Everybody needs a place to reside, but unlike some of life’s other essentials, like water or food, which are generally cheap and easily sought, the purchase of property tends to be complex and expensive. Consequently, the decisions around whether to rent or purchase property can be some of the most important decisions a person can make in their lifetime. This article explores why this is the case, looks at how a logical decision can be made, and highlights several things you need to know if considering taking out a mortgage.
Buying Vs Renting
This decision is important for several reasons. Property is generally very expensive, and the large amounts of money warrant great caution and investigation as opposed to smaller purchases, such as a TV or car, whose purchase may only take a few hours or days to research and make a decision on. The high expense means that any loan taken out to pay for a property can often take decades to repay. Property prices are generally both susceptible and contributory to broader economic fluctuations – meaning that a “spiraling” effect can occur when both the broader economy and the property market are in decline. Ultimately, the decision to buy (or not buy) can affect individuals’ net worth by potentially hundreds of thousands of dollars. A good decision, for example, may allow someone to retire early, or it could make available several hundred dollars extra per week to be spent on oneself rather than an unnecessarily high mortgage repayment.
Spiraling of the property market and broader economy happened during the global financial crisis, which showed that property values are not always as solid as the ground on which the property is built: US property prices, for instance, are still down 27% from their peak around 2007. A significant fall in the property price can leave a home owner in negative equity, meaning that the loan taken out to buy the property becomes greater than the price of the property.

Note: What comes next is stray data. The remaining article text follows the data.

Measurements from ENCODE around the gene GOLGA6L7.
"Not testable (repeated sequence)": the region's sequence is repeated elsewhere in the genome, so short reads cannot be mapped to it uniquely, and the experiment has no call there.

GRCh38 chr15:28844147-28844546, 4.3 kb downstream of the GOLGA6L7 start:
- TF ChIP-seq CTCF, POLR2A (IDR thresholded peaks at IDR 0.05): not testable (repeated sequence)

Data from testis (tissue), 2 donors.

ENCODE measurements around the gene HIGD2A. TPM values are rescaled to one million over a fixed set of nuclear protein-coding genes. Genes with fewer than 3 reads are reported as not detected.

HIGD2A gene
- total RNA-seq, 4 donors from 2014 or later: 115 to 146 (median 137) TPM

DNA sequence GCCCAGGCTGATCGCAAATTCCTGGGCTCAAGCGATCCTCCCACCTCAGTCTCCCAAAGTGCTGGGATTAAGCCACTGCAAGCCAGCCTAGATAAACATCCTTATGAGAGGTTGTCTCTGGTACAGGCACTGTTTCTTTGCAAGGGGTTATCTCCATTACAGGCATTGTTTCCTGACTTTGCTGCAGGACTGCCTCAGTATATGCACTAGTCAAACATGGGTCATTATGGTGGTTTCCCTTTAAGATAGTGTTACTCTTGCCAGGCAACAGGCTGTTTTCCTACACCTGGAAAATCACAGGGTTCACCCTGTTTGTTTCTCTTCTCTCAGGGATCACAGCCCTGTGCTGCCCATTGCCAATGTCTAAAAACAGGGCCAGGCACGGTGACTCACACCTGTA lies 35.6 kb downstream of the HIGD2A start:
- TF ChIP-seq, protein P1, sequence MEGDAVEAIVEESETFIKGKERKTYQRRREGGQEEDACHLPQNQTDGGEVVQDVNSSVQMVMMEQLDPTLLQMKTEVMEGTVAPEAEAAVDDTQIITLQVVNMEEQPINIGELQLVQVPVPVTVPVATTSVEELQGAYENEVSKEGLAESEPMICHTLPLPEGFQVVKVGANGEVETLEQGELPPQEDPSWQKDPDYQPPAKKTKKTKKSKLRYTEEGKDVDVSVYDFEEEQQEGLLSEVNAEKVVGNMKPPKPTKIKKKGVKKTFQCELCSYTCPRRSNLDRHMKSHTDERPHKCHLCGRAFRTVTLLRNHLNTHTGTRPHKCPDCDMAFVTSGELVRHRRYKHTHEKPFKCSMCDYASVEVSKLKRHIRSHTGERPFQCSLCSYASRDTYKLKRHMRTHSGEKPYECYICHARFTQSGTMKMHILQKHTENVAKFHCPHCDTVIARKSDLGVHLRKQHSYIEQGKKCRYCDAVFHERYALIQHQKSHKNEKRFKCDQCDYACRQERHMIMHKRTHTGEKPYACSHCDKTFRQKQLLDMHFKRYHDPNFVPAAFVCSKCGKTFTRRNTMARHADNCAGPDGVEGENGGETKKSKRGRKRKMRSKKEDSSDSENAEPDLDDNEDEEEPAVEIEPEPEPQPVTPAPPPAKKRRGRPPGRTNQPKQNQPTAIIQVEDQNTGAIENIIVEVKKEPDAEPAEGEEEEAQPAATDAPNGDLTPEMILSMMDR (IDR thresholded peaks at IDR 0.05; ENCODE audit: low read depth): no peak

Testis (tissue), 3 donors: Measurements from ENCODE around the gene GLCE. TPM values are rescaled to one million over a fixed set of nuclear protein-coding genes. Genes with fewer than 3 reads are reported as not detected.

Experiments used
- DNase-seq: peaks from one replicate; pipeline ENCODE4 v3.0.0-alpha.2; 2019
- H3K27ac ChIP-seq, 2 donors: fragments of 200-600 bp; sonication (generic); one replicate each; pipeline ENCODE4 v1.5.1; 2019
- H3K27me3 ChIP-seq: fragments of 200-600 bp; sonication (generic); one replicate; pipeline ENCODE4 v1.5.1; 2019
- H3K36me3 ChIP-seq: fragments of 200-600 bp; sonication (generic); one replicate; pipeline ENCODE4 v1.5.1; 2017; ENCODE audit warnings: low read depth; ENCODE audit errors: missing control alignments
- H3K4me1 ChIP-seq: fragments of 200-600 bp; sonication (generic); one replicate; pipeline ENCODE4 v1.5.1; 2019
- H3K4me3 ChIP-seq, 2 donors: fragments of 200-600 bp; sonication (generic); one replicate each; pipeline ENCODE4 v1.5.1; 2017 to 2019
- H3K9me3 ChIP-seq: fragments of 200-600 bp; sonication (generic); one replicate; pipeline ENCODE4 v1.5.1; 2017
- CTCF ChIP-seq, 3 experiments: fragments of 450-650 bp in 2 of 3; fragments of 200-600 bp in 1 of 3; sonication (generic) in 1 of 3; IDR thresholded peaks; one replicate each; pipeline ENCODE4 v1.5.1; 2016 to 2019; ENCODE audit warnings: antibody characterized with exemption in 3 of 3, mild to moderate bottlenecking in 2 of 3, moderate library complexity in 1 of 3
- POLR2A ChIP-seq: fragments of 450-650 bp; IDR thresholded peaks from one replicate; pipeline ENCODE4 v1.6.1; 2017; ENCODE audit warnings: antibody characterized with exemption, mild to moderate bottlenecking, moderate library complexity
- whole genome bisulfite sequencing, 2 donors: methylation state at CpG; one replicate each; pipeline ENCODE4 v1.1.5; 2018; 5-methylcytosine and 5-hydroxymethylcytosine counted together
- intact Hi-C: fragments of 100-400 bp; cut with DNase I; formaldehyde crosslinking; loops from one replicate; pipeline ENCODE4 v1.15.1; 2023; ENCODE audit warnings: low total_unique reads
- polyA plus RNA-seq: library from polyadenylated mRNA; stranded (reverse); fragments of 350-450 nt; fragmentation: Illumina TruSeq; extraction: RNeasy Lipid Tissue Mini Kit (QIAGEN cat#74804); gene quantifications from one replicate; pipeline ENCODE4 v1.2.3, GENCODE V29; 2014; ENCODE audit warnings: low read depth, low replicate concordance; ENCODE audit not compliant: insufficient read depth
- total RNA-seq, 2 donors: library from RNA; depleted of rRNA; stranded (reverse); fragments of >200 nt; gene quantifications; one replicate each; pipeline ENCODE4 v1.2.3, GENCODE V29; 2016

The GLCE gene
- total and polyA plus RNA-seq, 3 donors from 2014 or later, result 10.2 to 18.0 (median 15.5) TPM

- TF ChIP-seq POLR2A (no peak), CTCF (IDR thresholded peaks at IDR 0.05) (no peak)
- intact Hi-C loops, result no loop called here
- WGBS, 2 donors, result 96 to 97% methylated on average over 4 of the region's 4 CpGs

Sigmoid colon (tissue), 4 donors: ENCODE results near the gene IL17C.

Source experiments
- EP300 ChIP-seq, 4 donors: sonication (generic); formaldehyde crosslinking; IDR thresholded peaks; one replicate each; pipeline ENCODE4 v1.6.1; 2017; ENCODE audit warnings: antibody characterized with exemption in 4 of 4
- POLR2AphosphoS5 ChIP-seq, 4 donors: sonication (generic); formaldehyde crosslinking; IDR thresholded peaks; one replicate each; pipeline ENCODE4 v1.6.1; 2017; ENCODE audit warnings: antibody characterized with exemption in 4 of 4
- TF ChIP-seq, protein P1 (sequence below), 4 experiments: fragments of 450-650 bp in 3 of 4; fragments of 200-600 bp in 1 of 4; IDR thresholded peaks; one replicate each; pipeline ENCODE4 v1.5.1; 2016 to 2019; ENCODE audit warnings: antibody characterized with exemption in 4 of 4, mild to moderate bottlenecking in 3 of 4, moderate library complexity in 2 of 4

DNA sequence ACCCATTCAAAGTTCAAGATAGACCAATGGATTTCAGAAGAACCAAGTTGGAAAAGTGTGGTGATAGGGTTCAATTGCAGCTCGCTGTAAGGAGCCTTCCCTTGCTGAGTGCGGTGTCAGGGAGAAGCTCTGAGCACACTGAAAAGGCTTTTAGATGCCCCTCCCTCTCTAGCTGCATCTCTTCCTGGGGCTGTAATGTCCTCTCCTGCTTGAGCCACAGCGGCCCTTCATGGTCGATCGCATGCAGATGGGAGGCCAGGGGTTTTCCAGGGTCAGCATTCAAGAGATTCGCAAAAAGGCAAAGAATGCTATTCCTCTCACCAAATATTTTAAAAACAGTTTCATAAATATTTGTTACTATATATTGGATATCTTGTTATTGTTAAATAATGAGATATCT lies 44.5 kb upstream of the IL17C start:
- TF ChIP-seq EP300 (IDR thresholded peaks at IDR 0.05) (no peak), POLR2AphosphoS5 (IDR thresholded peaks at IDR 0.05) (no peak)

Long term buyers may not be concerned that the market value of the property has declined if the asset is providing shelter for themselves and their family, but problems can arise if the owner is forced to sell, which is what can happen if the owner falls into arrears on their mortgage and can’t meet the repayments. If this happens to a significant number of mortgagees at the same time (for example during mass lay-offs during an economic downturn), and they are all forced to sell at the same time, it can cause a large increase in the supply of property on the market and this can cause a significant, and often sustained, drop in the general price of properties.
There are many advantages and disadvantages to both renting and buying property. For example, when purchased, a property’s occupants are not prone to being asked to leave on the whim of the landlord as renters may be. On the other hand, various econometric studies have found that those who buy their home experience higher unemployment than those who rent (controlling for other factors, such as education, age etc), which is likely due to home-owners being less mobile than renters. Transfer costs for purchasers tend to be significantly higher than for renters, in both financial terms (taxes, legal costs) and administratively. Due to the high costs involved in buying and selling property (compared to the costs of changing a rental property), renting tends to offer greater flexibility, but less security, than does buying a property.
Many of these factors are subjective, and so they will not be the subject of this analysis. Instead, it is useful to assume that a rental property is a perfect substitute for a purchased property over any given time period, that is, that someone would not mind whether they have to rent a property for a year, or whether they buy the property and move in for a year. This will allow an analysis to focus exclusively on the financial factors that distinguish renting from buying.
Upside Potential Vs Downside Risk
While some real estate bubbles burst in recent years, many economists point to buoyant markets like those of France, Australia and Canada, and claim they may be next in line to experience a property price fall. The Economist, in comparing property prices to incomes and rents, finds the Canadian property market overvalued by 71% against rents and 29% against incomes. This may indicate that the potential for a significant decrease in prices is high.